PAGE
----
Addiction treatment has grown over the past few decades. In response to the cocaine crisis in the 1980s and the opioid epidemic we’re experiencing today, there is an expansive range of treatment options available. However, one of the oldest modern approaches to addiction is still widely used today. Twelve-step programs have their roots in the early 20th century when we were just beginning to understand that addiction was a disease that could be treated. The use of this approach to addiction treatment has only grown in popularity over the decades.
Learn more about 12-step programs, their effectiveness, and how they work.
A 12-step program is a process that’s designed to help people overcome addiction through a connection to a community of their peers. There are 12-step programs for a variety of addictions, including alcohol, drugs, and behavioral issues like eating disorders. These programs share a set of common 12-steps with slight variations depending on the specific group.
Alcoholics Anonymous was the first 12-step program, and it was originally developed in 1935. Since its founding, the same 12 steps were adapted for addiction to narcotics and other substances. There are even 12-step programs for the family members of addicted people.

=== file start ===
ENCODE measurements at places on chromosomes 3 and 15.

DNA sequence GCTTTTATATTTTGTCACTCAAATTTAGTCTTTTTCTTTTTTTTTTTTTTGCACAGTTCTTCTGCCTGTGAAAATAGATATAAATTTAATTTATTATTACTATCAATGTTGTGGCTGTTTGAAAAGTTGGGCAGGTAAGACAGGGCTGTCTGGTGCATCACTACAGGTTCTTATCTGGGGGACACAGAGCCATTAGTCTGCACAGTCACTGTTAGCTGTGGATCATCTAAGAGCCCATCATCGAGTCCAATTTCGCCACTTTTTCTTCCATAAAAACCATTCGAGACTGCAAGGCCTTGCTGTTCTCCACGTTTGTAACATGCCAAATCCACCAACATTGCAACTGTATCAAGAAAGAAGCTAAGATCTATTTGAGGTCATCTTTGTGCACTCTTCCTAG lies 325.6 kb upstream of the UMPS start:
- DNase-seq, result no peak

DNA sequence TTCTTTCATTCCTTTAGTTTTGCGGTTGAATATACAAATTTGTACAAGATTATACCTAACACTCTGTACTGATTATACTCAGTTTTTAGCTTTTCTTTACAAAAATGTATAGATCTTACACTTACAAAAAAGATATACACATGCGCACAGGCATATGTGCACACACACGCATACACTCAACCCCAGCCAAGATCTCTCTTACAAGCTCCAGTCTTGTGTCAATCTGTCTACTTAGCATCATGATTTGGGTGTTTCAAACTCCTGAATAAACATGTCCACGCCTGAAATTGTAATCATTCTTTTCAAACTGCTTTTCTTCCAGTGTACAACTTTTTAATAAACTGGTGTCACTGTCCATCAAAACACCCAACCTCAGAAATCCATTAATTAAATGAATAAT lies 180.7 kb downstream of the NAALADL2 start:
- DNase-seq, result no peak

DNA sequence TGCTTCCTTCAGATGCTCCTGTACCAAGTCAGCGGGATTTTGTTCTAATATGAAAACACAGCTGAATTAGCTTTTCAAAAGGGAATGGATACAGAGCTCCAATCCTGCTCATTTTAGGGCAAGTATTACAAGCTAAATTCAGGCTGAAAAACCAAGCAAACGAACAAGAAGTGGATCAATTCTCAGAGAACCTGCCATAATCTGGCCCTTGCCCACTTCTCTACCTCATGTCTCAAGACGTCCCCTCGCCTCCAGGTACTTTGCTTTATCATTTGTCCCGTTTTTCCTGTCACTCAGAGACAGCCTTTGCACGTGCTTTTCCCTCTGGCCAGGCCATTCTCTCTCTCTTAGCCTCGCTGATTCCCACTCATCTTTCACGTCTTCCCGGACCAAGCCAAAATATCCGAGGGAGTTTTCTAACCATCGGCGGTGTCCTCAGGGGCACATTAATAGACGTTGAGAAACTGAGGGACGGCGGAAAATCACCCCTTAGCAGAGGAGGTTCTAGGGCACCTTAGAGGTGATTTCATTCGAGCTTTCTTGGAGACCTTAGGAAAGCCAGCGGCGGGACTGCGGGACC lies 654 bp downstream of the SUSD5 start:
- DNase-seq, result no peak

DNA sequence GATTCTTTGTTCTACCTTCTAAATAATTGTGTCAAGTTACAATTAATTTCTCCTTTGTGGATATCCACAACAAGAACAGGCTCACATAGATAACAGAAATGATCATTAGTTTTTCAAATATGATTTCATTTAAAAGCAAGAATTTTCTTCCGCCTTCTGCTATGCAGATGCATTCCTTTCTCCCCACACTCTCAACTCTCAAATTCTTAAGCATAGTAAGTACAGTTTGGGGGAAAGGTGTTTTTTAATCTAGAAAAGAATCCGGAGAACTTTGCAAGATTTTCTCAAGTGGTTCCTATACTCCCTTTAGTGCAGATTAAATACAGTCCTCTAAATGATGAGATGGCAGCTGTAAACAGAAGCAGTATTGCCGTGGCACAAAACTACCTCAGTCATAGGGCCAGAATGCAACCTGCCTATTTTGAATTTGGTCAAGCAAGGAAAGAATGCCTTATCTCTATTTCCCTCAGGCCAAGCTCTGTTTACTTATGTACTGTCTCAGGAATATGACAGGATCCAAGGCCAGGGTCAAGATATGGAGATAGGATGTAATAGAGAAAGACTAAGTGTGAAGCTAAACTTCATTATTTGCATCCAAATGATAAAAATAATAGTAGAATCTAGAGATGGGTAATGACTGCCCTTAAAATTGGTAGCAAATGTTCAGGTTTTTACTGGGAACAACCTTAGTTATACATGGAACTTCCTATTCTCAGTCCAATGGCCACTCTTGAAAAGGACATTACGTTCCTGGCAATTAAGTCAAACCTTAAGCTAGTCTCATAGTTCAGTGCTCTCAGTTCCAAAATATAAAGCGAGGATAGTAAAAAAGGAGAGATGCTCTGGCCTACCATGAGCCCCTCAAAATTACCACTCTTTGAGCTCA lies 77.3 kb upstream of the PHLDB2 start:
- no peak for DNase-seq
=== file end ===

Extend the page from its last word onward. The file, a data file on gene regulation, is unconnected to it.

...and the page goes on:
The 12-step approach is defined by two aspects of the program. The Twelve Traditions are an outline of the group’s core values and internal operations. The traditions aim to maintain group unity and keep the focus on the mission of helping people overcome addiction. The traditions are also practical and define the group’s relationship with the world at large.
The Twelve Steps outline the process a person goes through when they enter a program like AA. The steps are designed to facilitate your own acceptance of your loss of control over addiction. They also help to heal broken relationships and ease guilt and shame you might feel.